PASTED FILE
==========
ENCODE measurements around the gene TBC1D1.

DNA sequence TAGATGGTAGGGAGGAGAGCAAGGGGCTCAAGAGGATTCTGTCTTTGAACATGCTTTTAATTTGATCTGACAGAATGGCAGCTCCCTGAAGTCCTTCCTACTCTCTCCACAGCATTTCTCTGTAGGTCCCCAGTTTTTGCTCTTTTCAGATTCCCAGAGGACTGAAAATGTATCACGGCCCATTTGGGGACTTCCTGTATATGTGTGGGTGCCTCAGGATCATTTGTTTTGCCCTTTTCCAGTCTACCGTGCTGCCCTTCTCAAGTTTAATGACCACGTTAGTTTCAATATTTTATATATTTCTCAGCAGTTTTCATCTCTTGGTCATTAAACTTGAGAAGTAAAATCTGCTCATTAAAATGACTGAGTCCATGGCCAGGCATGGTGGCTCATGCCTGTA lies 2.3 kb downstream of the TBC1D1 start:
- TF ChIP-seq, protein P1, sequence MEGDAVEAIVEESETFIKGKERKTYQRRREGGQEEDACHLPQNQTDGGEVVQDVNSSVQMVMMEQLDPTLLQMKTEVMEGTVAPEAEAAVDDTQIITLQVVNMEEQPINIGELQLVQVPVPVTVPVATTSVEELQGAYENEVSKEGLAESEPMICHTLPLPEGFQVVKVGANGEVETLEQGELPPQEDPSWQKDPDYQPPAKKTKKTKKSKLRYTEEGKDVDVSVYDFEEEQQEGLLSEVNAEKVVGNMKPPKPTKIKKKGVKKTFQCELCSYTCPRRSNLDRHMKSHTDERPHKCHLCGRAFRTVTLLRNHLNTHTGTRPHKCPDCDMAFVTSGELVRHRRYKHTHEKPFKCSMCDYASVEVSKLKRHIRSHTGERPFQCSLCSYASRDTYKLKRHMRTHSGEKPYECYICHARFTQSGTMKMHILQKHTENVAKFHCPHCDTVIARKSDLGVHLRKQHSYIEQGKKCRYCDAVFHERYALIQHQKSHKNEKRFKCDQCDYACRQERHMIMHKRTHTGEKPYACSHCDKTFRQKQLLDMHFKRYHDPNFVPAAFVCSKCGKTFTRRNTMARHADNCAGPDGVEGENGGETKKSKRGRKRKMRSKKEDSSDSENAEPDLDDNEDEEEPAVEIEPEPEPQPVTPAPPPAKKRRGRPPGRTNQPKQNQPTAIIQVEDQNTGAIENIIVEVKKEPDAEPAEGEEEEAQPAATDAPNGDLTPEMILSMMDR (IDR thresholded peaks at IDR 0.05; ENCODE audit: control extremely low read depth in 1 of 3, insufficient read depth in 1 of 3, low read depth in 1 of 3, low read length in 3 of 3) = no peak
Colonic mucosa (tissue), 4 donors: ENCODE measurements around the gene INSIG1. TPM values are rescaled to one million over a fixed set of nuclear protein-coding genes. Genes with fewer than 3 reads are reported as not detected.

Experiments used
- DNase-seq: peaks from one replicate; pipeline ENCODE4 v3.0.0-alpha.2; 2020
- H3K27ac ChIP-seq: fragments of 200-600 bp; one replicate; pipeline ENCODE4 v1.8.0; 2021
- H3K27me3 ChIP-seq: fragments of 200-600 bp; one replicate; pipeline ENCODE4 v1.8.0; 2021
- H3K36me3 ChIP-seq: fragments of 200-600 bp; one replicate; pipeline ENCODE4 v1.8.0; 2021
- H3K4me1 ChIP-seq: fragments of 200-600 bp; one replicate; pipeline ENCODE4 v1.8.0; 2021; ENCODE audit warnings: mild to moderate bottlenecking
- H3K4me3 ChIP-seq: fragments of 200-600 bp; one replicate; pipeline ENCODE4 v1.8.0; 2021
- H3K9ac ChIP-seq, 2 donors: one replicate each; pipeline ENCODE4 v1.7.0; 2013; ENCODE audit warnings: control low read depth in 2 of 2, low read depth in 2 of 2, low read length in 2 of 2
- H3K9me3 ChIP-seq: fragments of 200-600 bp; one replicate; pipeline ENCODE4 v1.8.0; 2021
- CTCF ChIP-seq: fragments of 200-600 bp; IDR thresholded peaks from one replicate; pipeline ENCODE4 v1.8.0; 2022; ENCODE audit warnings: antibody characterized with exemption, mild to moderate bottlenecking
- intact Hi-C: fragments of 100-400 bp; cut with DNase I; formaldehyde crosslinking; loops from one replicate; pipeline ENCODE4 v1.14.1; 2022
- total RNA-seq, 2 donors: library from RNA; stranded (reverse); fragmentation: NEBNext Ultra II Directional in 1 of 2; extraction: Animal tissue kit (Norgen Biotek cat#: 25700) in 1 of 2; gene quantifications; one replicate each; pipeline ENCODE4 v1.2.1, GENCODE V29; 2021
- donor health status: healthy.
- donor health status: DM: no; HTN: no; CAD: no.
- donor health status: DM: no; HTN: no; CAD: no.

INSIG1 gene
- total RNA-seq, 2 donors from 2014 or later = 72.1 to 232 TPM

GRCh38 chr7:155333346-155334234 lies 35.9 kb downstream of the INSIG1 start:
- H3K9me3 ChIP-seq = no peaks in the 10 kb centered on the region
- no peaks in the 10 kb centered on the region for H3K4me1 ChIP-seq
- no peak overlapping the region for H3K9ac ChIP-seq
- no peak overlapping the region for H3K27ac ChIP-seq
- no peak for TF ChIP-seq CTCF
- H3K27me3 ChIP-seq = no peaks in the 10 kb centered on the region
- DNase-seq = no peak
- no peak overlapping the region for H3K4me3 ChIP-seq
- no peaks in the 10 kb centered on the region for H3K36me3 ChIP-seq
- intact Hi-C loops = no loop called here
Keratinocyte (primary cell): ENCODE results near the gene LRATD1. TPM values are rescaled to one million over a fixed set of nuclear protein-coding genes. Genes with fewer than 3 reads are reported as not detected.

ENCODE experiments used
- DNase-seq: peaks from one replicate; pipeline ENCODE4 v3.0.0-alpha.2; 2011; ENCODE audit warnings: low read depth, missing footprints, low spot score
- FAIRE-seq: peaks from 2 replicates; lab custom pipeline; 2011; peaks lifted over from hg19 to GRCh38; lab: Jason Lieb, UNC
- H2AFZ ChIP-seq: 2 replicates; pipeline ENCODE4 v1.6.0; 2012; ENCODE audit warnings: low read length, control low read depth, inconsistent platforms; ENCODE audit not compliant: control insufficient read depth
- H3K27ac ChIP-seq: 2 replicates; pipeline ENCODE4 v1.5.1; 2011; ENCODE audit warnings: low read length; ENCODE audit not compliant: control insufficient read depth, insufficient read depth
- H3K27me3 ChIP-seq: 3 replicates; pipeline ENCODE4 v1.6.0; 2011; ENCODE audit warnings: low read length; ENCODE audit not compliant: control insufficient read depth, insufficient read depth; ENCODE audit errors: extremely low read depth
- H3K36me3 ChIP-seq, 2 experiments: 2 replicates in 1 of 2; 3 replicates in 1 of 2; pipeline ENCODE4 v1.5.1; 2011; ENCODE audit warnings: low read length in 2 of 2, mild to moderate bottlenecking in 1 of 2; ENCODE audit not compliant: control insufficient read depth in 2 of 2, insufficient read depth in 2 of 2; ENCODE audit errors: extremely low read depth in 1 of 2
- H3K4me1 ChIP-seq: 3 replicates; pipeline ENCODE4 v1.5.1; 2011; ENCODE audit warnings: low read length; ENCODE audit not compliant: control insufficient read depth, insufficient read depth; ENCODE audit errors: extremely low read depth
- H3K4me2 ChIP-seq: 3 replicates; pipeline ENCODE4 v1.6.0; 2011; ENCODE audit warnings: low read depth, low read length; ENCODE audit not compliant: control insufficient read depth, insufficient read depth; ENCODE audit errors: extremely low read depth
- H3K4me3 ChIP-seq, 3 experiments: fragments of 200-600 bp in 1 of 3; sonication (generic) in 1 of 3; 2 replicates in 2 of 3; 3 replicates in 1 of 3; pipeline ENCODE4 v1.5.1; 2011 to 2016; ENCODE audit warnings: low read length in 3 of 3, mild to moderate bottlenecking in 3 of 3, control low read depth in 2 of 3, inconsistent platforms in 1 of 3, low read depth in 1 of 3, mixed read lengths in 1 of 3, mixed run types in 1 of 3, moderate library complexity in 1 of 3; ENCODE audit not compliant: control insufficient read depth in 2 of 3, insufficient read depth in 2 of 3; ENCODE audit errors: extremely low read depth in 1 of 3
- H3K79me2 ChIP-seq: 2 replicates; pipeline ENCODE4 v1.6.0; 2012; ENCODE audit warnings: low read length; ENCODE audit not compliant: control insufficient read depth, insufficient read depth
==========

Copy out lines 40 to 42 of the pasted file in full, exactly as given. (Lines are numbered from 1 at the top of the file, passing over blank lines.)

- H3K36me3 ChIP-seq, 2 experiments: 2 replicates in 1 of 2; 3 replicates in 1 of 2; pipeline ENCODE4 v1.5.1; 2011; ENCODE audit warnings: low read length in 2 of 2, mild to moderate bottlenecking in 1 of 2; ENCODE audit not compliant: control insufficient read depth in 2 of 2, insufficient read depth in 2 of 2; ENCODE audit errors: extremely low read depth in 1 of 2
- H3K4me1 ChIP-seq: 3 replicates; pipeline ENCODE4 v1.5.1; 2011; ENCODE audit warnings: low read length; ENCODE audit not compliant: control insufficient read depth, insufficient read depth; ENCODE audit errors: extremely low read depth
- H3K4me2 ChIP-seq: 3 replicates; pipeline ENCODE4 v1.6.0; 2011; ENCODE audit warnings: low read depth, low read length; ENCODE audit not compliant: control insufficient read depth, insufficient read depth; ENCODE audit errors: extremely low read depth